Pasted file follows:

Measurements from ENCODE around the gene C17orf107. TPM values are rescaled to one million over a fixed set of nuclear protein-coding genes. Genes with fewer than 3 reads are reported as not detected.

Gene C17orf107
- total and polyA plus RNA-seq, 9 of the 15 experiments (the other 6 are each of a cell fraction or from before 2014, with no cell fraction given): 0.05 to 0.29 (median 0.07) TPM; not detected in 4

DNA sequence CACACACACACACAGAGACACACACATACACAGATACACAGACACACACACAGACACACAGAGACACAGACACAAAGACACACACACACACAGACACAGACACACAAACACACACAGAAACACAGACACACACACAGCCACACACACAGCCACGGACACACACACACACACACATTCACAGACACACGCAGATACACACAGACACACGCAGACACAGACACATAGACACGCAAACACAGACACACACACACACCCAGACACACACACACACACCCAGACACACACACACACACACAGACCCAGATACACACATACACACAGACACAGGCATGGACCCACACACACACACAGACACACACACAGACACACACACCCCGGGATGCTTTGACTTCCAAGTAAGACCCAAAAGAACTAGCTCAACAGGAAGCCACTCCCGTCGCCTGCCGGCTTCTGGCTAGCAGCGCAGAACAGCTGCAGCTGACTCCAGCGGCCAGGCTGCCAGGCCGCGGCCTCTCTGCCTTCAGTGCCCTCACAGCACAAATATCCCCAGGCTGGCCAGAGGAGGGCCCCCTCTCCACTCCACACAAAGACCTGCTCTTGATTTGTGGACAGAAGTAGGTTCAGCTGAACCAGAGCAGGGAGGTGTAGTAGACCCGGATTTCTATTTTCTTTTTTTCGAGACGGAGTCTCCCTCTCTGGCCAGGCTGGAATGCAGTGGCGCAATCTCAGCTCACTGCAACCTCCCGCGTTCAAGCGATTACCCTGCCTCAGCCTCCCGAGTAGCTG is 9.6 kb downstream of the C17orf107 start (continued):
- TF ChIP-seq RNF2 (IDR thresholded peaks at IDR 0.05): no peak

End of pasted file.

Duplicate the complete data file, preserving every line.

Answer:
Measurements from ENCODE around the gene C17orf107. TPM values are rescaled to one million over a fixed set of nuclear protein-coding genes. Genes with fewer than 3 reads are reported as not detected.

Gene C17orf107
- total and polyA plus RNA-seq, 9 of the 15 experiments (the other 6 are each of a cell fraction or from before 2014, with no cell fraction given): 0.05 to 0.29 (median 0.07) TPM; not detected in 4

DNA sequence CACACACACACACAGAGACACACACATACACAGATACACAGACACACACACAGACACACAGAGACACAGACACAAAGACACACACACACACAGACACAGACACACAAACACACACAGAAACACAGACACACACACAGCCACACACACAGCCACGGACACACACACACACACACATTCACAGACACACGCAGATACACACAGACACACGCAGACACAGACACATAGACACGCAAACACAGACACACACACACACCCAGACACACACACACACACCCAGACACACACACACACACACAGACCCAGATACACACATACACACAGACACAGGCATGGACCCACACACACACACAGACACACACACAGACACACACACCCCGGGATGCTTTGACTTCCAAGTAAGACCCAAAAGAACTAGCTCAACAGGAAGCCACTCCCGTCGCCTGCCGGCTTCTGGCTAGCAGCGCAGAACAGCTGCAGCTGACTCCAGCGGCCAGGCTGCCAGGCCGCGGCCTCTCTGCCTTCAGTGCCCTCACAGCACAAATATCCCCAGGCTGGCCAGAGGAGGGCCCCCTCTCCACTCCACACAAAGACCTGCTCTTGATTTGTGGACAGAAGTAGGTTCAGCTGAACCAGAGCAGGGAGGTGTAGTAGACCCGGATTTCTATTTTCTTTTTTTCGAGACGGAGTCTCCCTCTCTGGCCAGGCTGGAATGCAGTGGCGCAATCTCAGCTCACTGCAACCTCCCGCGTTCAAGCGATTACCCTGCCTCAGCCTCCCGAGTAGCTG is 9.6 kb downstream of the C17orf107 start (continued):
- TF ChIP-seq RNF2 (IDR thresholded peaks at IDR 0.05): no peak